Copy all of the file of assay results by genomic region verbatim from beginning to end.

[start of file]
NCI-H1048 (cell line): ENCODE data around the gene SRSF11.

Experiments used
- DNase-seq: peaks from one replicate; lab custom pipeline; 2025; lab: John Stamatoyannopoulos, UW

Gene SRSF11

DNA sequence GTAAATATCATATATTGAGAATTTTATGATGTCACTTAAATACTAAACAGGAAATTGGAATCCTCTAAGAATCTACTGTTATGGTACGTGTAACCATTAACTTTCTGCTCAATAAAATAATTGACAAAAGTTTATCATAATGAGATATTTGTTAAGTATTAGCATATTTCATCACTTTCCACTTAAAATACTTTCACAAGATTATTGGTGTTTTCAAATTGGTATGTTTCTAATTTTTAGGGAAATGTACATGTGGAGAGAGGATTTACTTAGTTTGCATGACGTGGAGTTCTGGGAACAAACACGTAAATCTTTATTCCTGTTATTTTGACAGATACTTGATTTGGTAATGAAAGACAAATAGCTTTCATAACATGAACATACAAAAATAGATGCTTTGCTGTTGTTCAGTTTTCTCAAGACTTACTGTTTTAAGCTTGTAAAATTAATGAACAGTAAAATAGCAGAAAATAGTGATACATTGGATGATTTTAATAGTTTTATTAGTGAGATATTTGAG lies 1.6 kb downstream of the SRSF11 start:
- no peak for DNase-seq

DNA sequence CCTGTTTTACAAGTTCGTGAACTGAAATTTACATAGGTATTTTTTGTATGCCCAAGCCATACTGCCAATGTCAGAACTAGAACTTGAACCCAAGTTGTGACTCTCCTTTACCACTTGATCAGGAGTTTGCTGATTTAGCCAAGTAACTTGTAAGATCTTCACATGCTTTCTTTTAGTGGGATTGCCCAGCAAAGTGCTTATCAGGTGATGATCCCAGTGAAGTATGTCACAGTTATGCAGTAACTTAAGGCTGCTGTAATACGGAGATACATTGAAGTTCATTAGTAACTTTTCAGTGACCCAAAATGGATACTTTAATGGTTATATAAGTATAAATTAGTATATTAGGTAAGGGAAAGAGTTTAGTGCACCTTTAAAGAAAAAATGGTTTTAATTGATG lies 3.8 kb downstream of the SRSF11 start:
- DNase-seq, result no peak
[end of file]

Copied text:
NCI-H1048 (cell line): ENCODE data around the gene SRSF11.

Experiments used
- DNase-seq: peaks from one replicate; lab custom pipeline; 2025; lab: John Stamatoyannopoulos, UW

Gene SRSF11

DNA sequence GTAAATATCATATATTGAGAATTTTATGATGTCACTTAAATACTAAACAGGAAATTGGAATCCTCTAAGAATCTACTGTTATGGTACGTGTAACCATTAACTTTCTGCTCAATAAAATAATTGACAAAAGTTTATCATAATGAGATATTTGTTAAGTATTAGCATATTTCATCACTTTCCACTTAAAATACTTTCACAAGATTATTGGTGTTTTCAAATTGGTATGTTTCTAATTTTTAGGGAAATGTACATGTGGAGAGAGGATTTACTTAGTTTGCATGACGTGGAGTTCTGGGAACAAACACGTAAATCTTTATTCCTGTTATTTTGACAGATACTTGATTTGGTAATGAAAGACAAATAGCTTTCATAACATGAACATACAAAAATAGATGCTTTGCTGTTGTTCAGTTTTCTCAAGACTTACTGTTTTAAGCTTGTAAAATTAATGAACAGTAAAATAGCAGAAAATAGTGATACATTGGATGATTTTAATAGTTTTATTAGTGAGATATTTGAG lies 1.6 kb downstream of the SRSF11 start:
- no peak for DNase-seq

DNA sequence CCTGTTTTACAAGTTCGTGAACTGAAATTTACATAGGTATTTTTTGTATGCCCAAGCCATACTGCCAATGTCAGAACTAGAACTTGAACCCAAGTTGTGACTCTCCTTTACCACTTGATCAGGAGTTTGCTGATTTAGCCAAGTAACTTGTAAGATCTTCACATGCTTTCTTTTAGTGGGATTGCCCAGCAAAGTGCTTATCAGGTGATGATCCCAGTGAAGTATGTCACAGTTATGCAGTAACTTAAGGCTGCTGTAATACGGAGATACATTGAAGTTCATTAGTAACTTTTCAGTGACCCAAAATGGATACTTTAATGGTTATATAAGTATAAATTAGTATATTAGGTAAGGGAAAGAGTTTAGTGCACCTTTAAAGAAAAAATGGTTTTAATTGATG lies 3.8 kb downstream of the SRSF11 start:
- DNase-seq, result no peak